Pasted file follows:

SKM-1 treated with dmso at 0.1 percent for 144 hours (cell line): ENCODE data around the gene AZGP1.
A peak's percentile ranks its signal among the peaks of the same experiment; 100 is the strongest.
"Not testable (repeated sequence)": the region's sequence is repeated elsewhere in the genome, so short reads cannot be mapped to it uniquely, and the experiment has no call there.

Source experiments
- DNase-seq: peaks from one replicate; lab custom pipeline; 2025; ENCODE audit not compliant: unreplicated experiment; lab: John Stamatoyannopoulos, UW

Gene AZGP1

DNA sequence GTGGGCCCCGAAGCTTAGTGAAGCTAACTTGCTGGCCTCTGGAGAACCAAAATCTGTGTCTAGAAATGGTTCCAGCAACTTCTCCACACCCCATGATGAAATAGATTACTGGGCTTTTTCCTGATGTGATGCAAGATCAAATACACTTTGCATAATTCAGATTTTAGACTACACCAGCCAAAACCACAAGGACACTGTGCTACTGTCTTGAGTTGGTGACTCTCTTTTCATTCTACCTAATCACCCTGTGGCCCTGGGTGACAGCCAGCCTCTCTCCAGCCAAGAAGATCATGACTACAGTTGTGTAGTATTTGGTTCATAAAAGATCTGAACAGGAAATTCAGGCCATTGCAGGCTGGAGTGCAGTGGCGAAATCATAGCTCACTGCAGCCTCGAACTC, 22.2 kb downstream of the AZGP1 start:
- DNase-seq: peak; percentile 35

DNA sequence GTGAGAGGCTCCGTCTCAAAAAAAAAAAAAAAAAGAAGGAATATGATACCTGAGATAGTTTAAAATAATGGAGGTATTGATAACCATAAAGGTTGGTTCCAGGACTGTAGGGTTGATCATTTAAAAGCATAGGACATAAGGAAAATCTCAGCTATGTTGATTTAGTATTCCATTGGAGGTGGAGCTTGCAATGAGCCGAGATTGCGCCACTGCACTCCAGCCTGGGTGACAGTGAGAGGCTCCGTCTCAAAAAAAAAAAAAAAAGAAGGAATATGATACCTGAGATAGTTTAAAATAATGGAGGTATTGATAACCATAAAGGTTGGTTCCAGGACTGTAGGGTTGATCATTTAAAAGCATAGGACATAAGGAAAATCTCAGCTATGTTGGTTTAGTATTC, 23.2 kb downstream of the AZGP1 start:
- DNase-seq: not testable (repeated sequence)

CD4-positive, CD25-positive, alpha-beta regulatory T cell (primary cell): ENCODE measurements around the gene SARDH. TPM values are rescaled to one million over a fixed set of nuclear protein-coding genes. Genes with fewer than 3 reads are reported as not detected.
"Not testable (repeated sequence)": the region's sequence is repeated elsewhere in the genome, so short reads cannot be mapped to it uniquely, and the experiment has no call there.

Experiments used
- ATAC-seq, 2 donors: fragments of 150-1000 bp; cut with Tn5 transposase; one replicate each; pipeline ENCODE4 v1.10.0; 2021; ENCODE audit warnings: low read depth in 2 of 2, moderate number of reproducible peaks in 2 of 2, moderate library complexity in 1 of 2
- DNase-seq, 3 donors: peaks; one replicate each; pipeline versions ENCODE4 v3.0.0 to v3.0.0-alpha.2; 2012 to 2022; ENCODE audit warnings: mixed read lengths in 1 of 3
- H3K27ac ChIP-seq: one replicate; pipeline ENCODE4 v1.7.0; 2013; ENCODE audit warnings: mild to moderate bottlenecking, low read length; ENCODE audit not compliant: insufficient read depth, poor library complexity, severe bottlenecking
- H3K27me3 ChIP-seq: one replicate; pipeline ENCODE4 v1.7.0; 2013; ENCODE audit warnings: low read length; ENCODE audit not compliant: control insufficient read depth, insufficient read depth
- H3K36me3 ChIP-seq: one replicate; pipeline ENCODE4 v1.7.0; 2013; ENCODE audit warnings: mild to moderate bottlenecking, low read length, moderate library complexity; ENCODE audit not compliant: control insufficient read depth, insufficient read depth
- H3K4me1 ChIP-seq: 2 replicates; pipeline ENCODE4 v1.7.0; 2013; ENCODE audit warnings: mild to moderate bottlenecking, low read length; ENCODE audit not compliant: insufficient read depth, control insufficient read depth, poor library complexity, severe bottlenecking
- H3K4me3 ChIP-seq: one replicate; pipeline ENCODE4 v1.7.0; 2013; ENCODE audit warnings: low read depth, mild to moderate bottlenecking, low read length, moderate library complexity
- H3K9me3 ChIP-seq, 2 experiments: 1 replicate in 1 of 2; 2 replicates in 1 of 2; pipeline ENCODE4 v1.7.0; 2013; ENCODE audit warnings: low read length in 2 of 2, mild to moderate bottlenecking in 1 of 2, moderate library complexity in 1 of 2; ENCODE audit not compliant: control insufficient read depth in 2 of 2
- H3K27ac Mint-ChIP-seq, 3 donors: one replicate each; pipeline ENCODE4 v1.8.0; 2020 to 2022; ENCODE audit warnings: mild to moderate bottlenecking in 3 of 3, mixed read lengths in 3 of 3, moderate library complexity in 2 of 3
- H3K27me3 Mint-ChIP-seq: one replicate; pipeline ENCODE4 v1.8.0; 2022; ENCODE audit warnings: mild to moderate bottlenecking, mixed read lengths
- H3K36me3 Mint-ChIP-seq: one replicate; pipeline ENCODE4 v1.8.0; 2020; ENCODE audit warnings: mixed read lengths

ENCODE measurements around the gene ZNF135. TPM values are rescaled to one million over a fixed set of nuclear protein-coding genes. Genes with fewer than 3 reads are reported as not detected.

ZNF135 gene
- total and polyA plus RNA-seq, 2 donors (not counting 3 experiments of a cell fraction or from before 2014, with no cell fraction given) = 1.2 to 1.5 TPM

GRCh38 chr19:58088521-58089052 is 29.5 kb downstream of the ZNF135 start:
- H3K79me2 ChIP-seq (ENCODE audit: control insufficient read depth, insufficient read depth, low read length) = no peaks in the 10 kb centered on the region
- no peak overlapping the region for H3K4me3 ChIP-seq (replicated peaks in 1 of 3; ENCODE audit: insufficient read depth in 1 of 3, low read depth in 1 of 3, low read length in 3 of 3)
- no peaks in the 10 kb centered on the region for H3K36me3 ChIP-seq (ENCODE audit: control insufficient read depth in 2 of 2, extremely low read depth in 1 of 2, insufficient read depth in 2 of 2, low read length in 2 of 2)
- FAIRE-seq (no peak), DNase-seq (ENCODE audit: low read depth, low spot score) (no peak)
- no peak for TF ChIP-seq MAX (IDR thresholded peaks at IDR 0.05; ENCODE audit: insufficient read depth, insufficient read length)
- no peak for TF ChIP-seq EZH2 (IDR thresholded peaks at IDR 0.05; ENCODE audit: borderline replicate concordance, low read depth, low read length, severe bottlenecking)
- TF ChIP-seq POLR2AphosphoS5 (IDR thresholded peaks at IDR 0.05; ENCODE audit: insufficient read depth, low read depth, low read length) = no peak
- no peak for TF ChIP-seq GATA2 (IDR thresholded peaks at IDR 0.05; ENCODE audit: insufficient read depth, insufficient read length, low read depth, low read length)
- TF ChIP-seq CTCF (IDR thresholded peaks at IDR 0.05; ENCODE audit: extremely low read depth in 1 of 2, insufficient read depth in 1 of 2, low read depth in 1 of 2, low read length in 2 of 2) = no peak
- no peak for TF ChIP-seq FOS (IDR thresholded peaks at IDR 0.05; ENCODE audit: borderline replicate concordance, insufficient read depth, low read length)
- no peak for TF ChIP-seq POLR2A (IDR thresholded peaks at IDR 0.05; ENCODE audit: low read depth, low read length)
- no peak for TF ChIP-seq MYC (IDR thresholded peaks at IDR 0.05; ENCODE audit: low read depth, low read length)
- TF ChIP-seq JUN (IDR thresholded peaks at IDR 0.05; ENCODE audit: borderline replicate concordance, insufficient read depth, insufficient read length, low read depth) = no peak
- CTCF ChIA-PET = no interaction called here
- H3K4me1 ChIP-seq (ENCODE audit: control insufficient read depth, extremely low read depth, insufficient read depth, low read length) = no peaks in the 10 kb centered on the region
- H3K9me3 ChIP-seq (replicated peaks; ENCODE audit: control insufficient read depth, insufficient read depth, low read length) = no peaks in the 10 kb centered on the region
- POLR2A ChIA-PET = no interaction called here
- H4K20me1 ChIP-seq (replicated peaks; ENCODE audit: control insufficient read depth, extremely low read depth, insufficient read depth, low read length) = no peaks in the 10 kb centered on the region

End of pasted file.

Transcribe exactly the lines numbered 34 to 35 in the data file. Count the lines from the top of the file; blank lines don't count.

- no peak for TF ChIP-seq EZH2 (IDR thresholded peaks at IDR 0.05; ENCODE audit: borderline replicate concordance, low read depth, low read length, severe bottlenecking)
- TF ChIP-seq POLR2AphosphoS5 (IDR thresholded peaks at IDR 0.05; ENCODE audit: insufficient read depth, low read depth, low read length) = no peak